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Title: Radiometric measurements of atmospheric temperature
Author: Taylor, F. W.
Awarding Body: University of Oxford
Current Institution: University of Oxford
Date of Award: 1970
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A review of current problems and phenomena requiring further study in Atmospheric Physics is given, with particular reference to the upper atmosphere, defined as the region above 25 km. The conclusion is that an extended program of observations with very wide coverage and high accuracy is required, and that only satellite-borne instruments can do this economically. The particular difficulties associated with making accurate measurements at high levels are discussed, and the possibility of employing a number of conventional spectroscopic techniques is considered and finally rejected. The method of using a cell of carbon dioxide, the pressure of which is periodically modulated, as the spectroscopic element, as suggested by J. T. Houghton and C. D. Rodgers in 1965, is evaluated theoretically and shown to be capable of a temperature discrimination of 1°K with adequate height resolution at altitudes up to 70 km. The rest of the thesis is concerned mainly with the design of suitable instrumentation. Three different prototypes using different pressure-modulation techniques and different optical systems were tried until a sufficiently sensitive and reliable design was achieved, suitable for a satellite instrument. This consists of an optical system using a germanium window and one germanium field lens together with a conical light-pipe and a wide band interference filter to isolate the band; an experimental pyroelectric detector developed by Mullard Ltd. is used. Pressure modulation is achieved by the use of a light alloy piston mounted on beryllium-copper spider springs and magnetically driven by cross-connected Helmholtz coils. Special electronics are used to maintain a constant amplitude of the piston. Modulating the pressure of the absorbing gas also modifies its absorption coefficient, chopping the centres of spectral lines in the selected band, and generating an a.c. signal at the detector. The intensity of this signal is related to the temperature of the emitting gas. The distribution of the emitting gas along the line of sight can be computed by the use of spectral models and data on the band, but it was also measured directly by an experiment based on the Curtis-Godson approximation and using a simulated atmosphere in a large tank. The final design was incorporated into a flight prototype designed to be carried to 40 km. by a large balloon. The balloon radiometer had an in-flight calibration system together with voltage, current and temperature 'housekeeping' measurements all multiplexed for use with single channel eight-bit digital telemetry. The final two chapters deal with the flights of the balloon instruments, and the reduction of the data and its comparison with simultaneous measurements made by conventional radio-sonde. The results confirm the predictions of the theory, and it is concluded that a powerful new technique is available for the study of the Upper Stratosphere and Mesosphere.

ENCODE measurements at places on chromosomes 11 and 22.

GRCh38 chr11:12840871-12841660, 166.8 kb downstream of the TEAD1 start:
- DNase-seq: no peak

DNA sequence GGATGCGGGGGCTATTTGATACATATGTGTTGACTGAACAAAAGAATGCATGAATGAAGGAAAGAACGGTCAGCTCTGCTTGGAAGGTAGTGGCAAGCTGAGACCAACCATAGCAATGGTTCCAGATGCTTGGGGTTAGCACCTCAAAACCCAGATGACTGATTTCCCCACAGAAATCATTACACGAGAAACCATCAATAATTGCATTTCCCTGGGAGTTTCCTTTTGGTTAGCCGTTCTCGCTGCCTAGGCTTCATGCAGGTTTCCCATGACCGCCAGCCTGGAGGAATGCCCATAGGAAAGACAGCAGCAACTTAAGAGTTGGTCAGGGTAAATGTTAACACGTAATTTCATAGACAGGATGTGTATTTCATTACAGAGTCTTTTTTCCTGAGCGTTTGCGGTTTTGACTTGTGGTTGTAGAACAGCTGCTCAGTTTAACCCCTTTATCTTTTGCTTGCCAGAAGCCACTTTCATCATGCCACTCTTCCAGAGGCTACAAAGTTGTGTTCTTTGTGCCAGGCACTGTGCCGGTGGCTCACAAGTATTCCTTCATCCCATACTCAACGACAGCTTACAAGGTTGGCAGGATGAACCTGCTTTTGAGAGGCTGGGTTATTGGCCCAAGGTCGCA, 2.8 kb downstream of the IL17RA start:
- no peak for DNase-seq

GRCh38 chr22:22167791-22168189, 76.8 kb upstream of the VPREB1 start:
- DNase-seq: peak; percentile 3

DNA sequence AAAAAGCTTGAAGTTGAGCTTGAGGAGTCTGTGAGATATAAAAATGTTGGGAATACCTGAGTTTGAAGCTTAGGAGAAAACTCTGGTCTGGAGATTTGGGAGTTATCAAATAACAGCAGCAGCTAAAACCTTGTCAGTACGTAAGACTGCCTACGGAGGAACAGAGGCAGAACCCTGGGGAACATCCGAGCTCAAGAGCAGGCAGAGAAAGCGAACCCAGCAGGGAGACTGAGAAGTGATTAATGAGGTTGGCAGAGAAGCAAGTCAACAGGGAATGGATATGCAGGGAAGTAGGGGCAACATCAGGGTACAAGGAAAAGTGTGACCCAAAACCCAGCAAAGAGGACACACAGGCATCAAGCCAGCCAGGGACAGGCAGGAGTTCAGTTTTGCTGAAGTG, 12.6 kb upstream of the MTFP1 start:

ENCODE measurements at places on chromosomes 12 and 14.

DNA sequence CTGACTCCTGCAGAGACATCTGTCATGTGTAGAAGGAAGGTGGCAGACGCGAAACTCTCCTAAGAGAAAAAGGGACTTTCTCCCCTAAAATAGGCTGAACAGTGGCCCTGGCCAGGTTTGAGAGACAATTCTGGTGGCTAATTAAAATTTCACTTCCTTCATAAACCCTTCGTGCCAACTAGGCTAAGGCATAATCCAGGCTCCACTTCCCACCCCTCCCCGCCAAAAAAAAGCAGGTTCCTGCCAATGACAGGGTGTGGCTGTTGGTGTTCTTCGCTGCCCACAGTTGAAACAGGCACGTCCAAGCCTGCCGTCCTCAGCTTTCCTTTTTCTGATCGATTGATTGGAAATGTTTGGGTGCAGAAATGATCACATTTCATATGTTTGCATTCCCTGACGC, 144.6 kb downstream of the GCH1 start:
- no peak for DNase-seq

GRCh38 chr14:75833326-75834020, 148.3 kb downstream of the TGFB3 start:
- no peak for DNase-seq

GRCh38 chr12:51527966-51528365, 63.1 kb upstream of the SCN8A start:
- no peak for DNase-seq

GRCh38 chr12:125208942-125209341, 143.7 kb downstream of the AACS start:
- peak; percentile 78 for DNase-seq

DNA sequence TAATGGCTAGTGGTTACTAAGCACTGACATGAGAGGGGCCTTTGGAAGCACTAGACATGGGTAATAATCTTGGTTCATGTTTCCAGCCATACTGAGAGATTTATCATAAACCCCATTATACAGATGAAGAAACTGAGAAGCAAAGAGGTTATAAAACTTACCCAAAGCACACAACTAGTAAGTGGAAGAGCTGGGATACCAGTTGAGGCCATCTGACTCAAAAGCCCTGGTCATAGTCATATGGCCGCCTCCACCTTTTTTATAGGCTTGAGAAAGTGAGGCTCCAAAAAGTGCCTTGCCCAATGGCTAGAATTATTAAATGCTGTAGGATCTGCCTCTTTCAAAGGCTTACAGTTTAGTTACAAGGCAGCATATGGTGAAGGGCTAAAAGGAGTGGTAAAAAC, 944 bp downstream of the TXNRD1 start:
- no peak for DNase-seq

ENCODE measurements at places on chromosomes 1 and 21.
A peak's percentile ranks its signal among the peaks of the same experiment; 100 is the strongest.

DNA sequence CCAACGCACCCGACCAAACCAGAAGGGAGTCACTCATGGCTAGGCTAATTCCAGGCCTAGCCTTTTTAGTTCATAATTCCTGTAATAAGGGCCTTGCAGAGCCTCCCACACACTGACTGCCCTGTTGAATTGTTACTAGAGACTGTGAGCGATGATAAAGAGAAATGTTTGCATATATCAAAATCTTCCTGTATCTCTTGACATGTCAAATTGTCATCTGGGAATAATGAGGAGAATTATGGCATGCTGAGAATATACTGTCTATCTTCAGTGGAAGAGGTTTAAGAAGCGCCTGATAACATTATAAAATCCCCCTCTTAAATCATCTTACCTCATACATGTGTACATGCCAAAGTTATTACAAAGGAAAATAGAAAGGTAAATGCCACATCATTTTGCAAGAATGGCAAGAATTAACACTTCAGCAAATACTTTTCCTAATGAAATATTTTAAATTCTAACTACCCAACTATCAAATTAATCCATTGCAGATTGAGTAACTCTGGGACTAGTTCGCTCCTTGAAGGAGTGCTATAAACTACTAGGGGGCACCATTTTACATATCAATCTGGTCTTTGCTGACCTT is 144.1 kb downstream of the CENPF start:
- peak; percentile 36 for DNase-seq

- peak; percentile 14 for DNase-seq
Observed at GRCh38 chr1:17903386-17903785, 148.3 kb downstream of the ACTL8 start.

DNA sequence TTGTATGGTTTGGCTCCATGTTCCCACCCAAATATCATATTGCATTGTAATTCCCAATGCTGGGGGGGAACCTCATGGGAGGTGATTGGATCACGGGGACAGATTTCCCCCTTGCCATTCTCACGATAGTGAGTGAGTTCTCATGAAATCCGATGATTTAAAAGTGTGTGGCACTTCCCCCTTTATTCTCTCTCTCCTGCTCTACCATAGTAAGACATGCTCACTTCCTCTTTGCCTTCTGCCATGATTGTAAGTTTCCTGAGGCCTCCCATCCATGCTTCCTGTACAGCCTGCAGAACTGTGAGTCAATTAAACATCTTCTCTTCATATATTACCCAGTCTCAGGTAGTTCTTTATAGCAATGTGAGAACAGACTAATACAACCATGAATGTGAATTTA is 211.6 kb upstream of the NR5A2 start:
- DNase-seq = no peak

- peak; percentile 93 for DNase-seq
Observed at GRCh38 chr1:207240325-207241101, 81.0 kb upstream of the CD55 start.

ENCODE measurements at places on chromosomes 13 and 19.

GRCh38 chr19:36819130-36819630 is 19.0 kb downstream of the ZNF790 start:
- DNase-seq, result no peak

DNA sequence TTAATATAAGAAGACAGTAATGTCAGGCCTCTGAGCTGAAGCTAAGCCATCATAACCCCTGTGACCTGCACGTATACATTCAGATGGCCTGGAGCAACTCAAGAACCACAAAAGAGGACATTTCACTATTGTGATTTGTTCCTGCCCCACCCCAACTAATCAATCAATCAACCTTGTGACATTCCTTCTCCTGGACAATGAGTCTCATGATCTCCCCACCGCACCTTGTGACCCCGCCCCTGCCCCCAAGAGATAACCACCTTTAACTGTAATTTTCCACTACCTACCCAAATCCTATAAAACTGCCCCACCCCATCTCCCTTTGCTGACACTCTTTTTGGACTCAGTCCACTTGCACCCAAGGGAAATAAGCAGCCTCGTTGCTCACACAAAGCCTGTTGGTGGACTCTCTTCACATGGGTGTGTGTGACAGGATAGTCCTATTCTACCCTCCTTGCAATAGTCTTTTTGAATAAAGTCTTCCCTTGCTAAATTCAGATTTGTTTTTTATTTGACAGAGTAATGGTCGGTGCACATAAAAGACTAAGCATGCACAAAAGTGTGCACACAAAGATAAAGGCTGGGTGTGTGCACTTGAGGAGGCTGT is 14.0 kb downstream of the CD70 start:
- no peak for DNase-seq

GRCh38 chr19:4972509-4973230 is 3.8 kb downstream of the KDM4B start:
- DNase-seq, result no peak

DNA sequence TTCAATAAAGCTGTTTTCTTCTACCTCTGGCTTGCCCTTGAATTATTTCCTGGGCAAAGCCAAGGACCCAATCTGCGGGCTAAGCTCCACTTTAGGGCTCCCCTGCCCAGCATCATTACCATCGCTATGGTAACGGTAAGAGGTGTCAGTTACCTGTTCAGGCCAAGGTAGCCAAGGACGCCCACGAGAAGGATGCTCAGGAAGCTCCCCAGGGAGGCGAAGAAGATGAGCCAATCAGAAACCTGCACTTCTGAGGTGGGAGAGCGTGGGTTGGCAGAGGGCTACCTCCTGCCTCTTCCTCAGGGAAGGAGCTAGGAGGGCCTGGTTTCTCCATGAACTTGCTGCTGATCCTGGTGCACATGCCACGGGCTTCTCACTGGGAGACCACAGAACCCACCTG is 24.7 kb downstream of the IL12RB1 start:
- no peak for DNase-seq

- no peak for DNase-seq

Supervisor: Not available Sponsor: Not available
Qualification Name: Thesis (Ph.D.) Qualification Level: Doctoral
EThOS ID:  DOI: Not available